Stress: Learning to recharge not just endure

“We see the world, not as it is, but as we are──or, as we are conditioned to see it.”

Stephen R. Covey

If there is one thing that everyone in modern society deals will on some level (even children now) is stress.

Stress has a more powerful effect than we realise, and learning to undo some of the effect and hopefully prevent even greater levels of stress can be so beneficial.

If you’re of working age then there’s no doubt you have responsibilities. Not only to your self, but now to your company/business, perhaps your partner and children. Chances are you are either a homeowner or if you live in London pay a large rent bill/mortgage each month.

The commute may be stressful, the pace of life fast, money may be tight, it may not be, perhaps time is short instead, pressure from above is grinding you down or the responsibility of running a company or managing people takes it toll.

If you add the cumulative stress of poor nutrition, lack of sleep, movement dysfunction, high exercise load (intensity), poor movement habits, drinking, relationship worries and pressures of having a family it’s not surprising many peoples health suffers. How this manifests will be individual.

For some, they get depressed, others may develop a headache or stomach issue. Some individuals lose relationships or have relationships that no longer function like they used to or sex lives that grind to a halt. Perhaps, a knock on effect is that you have lower performance at work or you struggle to focus. Sleep will naturally be affected and your ability to recover compromised. Some people develop ulcers, have strokes, heart attacks or panic attacks. Other’s just feel deeply unfulfilled, or feel numb.

What’s the answer: you decide to exercise but you go at it too hard and 3 weeks later something breaks, tears or sprains. Maybe you just feel drained, depressed and finally retreat within having lost the battle. The inch’s on the waist remain and stress continues unabated

“What we think, we become.”

Buddha

This is the perpetual rollacoster of modern life, often there seems to be no stop to get off.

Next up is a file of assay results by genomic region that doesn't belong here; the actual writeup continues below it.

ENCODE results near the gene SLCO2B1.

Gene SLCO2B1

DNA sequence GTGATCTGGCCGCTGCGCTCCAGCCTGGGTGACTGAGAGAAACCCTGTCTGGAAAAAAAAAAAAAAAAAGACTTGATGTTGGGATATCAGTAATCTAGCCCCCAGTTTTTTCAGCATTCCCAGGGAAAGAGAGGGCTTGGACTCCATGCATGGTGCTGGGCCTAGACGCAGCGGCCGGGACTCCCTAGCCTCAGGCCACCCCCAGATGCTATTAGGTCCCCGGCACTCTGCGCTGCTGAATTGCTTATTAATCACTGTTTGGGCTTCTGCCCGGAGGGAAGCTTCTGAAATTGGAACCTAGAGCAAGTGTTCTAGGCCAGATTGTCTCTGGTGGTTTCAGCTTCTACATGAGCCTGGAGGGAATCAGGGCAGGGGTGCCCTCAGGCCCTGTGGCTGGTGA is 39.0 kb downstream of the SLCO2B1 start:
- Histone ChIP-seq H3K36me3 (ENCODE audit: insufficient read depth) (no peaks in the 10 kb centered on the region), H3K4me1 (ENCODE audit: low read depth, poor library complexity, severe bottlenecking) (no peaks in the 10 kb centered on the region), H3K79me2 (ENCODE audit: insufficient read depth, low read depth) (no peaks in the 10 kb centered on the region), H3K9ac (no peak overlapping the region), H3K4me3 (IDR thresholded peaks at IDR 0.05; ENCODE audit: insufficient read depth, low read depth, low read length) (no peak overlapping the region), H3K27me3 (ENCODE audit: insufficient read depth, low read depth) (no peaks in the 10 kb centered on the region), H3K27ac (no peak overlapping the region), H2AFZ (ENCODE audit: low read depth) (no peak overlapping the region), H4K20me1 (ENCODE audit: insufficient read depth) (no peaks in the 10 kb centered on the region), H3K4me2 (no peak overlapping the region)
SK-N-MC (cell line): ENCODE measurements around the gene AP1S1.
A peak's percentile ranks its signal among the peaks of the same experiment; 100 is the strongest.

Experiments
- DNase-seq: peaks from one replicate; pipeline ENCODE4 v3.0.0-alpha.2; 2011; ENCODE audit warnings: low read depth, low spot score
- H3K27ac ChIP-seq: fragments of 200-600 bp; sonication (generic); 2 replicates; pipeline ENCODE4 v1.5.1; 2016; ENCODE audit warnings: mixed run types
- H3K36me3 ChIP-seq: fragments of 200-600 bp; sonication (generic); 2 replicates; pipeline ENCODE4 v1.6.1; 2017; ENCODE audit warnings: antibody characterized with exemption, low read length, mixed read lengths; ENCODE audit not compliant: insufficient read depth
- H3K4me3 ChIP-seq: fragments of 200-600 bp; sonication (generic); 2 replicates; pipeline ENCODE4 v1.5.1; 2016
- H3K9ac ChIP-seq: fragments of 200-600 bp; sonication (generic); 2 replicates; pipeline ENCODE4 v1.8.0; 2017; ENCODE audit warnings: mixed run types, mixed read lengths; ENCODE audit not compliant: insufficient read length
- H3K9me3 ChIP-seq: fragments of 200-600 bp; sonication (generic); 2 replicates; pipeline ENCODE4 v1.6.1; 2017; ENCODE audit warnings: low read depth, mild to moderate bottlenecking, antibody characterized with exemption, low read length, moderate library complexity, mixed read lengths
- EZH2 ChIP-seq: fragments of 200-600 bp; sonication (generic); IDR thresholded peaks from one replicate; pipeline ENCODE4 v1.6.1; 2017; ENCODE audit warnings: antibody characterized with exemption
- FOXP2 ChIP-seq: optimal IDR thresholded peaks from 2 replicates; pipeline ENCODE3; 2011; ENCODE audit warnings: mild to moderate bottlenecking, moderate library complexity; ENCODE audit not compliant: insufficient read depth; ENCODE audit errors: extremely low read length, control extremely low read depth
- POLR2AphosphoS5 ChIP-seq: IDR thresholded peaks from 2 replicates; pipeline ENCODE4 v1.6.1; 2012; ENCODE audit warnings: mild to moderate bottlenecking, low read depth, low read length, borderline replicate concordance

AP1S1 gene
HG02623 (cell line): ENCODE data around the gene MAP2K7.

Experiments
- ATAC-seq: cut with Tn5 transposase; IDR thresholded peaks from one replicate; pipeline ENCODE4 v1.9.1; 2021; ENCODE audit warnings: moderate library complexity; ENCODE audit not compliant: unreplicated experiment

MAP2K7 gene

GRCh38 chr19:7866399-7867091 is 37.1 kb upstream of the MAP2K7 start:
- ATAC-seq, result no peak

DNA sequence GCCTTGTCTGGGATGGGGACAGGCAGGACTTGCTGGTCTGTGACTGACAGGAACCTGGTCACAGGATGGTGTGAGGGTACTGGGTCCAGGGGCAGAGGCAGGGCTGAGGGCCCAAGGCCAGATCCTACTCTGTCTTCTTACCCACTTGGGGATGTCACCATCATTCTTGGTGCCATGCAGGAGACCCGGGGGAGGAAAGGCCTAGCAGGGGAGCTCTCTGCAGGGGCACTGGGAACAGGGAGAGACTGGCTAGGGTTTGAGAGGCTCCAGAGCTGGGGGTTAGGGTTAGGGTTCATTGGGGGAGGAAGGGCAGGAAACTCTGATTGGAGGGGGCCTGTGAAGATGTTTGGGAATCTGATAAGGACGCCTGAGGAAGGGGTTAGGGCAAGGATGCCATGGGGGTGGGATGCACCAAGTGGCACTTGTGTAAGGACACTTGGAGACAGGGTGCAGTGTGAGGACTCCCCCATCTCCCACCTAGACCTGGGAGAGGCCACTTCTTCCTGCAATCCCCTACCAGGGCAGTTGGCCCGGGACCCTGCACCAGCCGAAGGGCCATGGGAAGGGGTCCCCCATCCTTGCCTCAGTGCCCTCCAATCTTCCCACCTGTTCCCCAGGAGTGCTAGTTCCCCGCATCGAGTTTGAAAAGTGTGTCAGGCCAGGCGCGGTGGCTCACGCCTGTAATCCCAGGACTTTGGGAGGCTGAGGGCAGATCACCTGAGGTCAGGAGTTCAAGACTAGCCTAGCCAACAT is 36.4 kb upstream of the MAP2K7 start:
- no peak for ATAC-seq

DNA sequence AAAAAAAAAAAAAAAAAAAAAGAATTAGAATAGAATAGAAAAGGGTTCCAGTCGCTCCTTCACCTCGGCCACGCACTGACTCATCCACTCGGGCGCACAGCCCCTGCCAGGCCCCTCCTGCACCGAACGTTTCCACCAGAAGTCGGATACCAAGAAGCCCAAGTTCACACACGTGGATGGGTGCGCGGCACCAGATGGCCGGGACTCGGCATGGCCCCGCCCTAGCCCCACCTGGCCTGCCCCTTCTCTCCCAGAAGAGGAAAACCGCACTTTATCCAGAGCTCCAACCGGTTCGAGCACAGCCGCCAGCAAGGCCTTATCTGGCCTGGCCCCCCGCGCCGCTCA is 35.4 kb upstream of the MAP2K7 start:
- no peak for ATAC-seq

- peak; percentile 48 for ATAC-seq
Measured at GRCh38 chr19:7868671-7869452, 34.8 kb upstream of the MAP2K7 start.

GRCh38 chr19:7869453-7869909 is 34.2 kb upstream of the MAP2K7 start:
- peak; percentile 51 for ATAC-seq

We’ve yet to invent magic pill to deal with stress (doctors may prescribe but pills don’t pay the bills! - note they can be hugely powerful if used correctly), it will happen and some pressures in life will never disappear.

What you can do is put in place as many positive habits and empowering activities that will provide you with more resources to deal with stress when it happens.

I’m no different to anyone else, I experience stress and deal with it for better or worse. Don’t let any heath professional fool you into thinking they’ve solved everything! I do think about these things, mainly because they are often the limiting factor in performance for me, and clients. I’m very interested in strategies that navigate issues of stress.

It would take a huge overhaul that would be a stress in itself to suddenly rid yourself of stress. That is fantasy, so alternatively I would like to suggest is a method of reflecting on what stresses you can address and minimise.

Good habits can replace the need for ‘willpower’ and allow you to recentre when you get off track.

Say you’ve had a stressful week of relationships problems or work has lumped a tonne of extra work at the last minute. It could be that you are handling a major account or have the end of the tax year to deal with!

Let’s start by categorising stress: which I do find helpful, providing clarity on what to work on and how to approach it.

  • Physical - lack of exercise (or too much), virus, infection, injury, mechanical issue, heart problems, Sleep. arthritis etc
  • Mental - money worries, relationship, depression, family, work, illness etc
  • Chemical - medication, food choices, smoking, air quality, beauty products (!)

These lists are by no means exhaustive but the examples give an indication of what could full under these categories.

Write down some stresses that effect you?

Next it’s about choosing what is important to you, what is affecting you greatly and what you can realistically solve.

  • Chemical: Nutrition is an easy one, for me at least. We can look to plan our meals as a start, starting with breakfast. week one prepare and plan breakfast, eat breakfast every day. Week two plan and prepare lunches… simple but effective. Planning only needs to be 15 mins at the weekend. Read this article to start this.
  • Physical - too much exercise or the wrong sort. Seek guidance from a professional who can tailor a plan to meet your goals and focus on building strength’s and addressing your weaknesses. This will remove the need for ‘willpower’ as a PT provides accountability and structure.
  • Mental: Work - set boundaries, this could mean making a commitment to say ‘No!’ once a week or only checking emails after 8.30am or before 7.30pm. Start with this rule twice a week and build from there. Turn it into a habit.

Stress is overwhelming at times, it looms as a amorphous mass, defined only by its effect. Getting a handle on what stresses you are experiencing and what is reasonable to try and solve is powerful. Turning stress in to manageable chunks that can be bitten off and solved a piece at a time is the only sustainable way of doing it, in my mind.

You get good at what you do a lot of. So set yourself up for many small wins.

“I saw the angel in the marble and carved until I set him free.”

Michelangelo



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